Mukasey Puts Latest Crack in Truth on Drugs – a powerful piece in the Chicago Tribune by Carol Brook, Deputy Director of the Federal Defender Program for the Northern District of Illinois.
This week, my phone has been ringing off the hook.
Mothers, sisters, wives and daughters, voices soft and shaking, ask whether their loved one might be eligible for the new retroactive crack cocaine reduction. When I tell them yes, they cry.
Many of those eligible for sentence reductions have no prior criminal history and were convicted of simple possession. Many more were convicted of distributing just a small amount of crack cocaine one time.
Nonetheless, U.S. Atty. Gen. Michael Mukasey recently told Congress that the early release of these offenders would unleash “violent criminals” onto our streets and pose “significant public safety risks.”
She goes on to give an excellent bit of history on how all this goes back to the Len Bias incident, along with the racial connections, something I covered here before in Len Bias – the death that ushered in two decades of destruction.
Also check out this searing takedown of the Attorney General: Mukasey’s Racist Threats on Changing Crack Sentencing Fall on Deaf Ears by Liliana Segura at Alternet
The attorney general has been issuing dire warnings for months about the horrible things to befall society if Congress allows a change in federal sentencing guidelines that could lead to the early release of some 20,000 prisoners convicted for crack cocaine offenses. […]
The attorney general — who some would argue might have better things to do — went before Congress multiple times to try to derail the measure, employing classic White House-style fear-mongering. […]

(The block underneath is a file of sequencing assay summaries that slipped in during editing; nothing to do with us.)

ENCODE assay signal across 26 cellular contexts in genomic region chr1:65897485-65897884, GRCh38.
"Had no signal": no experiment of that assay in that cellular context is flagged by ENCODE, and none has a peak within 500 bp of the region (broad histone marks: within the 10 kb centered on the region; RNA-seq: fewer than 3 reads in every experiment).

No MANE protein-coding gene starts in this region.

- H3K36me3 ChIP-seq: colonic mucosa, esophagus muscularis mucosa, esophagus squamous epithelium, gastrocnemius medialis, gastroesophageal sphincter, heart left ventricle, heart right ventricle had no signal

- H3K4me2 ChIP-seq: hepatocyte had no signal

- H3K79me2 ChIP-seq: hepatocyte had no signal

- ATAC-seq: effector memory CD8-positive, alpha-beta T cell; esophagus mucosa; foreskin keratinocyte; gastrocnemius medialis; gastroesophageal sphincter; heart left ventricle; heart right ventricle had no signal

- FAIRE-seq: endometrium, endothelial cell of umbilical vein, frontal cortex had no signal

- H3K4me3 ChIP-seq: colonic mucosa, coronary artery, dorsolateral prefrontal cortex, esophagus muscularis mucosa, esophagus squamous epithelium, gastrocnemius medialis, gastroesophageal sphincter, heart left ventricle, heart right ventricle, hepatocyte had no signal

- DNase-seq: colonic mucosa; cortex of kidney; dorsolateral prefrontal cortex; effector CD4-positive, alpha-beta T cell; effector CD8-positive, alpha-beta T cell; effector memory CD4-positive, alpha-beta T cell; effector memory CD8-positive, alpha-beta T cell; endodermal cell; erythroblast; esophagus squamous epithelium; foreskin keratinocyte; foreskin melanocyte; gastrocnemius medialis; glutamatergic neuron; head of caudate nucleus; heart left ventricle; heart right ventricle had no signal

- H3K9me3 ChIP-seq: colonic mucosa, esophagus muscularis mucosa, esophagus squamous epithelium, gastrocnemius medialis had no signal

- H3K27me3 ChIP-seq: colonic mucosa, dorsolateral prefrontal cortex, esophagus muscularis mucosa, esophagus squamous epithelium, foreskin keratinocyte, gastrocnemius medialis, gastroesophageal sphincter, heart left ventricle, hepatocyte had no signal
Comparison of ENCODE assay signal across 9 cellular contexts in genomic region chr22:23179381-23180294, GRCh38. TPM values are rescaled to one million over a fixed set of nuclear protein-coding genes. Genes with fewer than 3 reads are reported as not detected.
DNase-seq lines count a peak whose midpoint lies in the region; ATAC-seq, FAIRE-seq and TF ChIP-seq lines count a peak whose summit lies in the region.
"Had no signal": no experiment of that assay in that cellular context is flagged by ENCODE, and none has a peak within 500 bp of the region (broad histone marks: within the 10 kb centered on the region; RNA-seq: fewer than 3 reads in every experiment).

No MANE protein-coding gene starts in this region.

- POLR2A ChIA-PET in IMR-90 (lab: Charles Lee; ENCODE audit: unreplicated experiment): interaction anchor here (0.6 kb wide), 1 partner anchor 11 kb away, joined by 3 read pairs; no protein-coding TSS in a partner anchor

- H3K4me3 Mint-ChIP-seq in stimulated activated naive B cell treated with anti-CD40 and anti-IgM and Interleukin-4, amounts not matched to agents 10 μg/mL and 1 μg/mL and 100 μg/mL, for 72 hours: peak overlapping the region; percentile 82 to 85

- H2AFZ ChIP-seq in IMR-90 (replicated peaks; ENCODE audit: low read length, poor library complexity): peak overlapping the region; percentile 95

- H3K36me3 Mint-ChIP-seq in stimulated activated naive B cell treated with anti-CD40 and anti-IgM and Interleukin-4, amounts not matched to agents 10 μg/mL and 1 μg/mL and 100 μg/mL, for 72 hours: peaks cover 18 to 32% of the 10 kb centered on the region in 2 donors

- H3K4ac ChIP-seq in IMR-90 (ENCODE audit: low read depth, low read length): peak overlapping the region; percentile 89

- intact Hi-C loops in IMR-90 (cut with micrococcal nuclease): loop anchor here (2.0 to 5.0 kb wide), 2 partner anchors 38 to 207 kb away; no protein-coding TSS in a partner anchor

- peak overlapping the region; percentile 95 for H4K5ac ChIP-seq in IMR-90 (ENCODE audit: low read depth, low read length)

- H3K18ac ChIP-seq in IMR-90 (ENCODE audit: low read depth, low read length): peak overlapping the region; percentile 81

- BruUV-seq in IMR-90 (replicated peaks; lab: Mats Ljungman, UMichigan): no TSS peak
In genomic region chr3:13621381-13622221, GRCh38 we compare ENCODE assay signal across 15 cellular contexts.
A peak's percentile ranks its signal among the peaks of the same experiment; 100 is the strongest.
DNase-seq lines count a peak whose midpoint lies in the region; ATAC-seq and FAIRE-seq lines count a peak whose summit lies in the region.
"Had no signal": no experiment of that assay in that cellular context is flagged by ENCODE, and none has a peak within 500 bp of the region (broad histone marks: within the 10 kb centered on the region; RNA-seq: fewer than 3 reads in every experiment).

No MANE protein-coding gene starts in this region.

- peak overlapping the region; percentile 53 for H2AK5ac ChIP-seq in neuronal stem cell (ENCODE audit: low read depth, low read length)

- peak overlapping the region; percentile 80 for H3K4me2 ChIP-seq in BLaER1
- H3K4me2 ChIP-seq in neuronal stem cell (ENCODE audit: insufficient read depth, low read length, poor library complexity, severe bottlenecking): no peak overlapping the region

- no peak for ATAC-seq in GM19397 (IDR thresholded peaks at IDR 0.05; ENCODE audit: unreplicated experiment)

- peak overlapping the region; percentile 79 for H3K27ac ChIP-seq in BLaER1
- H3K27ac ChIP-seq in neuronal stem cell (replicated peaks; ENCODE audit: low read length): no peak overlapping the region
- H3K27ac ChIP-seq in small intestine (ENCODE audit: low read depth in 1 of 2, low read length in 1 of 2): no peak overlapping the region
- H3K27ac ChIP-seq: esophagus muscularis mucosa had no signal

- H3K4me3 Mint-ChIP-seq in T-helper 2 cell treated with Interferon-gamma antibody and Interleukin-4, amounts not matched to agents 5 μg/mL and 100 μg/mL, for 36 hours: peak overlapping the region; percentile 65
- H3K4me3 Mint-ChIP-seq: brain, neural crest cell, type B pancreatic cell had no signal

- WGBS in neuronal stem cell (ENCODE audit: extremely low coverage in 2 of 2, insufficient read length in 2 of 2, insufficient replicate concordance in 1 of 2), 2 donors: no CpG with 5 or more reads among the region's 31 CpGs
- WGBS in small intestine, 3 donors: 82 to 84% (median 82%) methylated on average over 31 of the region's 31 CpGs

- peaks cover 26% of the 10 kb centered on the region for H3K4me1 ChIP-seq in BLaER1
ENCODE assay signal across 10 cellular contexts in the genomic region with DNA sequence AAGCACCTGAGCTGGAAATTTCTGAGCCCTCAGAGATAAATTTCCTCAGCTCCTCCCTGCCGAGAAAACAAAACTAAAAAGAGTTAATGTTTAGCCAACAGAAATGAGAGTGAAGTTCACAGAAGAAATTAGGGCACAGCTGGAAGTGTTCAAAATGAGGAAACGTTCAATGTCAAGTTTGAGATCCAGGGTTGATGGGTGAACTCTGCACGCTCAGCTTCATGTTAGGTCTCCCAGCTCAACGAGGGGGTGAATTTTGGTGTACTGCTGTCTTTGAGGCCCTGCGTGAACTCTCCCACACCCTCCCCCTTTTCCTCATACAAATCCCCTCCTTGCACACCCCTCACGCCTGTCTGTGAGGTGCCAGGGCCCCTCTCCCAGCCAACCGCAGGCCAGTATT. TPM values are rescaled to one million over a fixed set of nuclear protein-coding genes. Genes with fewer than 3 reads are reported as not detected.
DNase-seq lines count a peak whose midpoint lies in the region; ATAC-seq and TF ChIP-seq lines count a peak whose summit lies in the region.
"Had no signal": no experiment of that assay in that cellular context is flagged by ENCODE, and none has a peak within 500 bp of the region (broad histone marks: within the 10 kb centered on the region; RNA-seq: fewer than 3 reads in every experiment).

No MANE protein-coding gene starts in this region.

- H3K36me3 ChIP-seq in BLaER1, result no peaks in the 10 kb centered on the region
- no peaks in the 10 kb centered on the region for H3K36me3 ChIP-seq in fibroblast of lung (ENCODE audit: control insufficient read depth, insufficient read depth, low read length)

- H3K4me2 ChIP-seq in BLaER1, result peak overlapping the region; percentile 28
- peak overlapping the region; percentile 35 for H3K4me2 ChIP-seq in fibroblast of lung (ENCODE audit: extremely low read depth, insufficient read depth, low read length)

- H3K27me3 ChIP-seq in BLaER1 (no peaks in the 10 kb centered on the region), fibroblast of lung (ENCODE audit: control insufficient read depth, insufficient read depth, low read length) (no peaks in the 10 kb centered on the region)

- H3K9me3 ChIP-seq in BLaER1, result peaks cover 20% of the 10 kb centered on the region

Anybody with a capacity for common sense can see the problem. But common sense has never had a governing role in the disastrous policies of the 30-year War on Drugs. Racism, on the other hand, has. […]
Nor should it have taken policy makers 20 years to realize that a sentencing disparity of 100 to one is horrible, racially discriminatory policy. But that’s what happens when the people most brutally affected by unjust laws are the same people who are chronically ignored or — when it’s politically expedient — demonized by elected officials. […]
Earth to the AG: You can stop now. No one’s buying it anymore.
Attorney Generals. You’d think that it would be a good idea to have somebody in that position that understood… uh… justice, and maybe… the Constitution. But I’m trying to remember. Have we ever had a decent Attorney General? Seriously.
Seems to me that I recall Isaac MacVeagh (Garfield’s AG) might have been good, but he was around such a short time.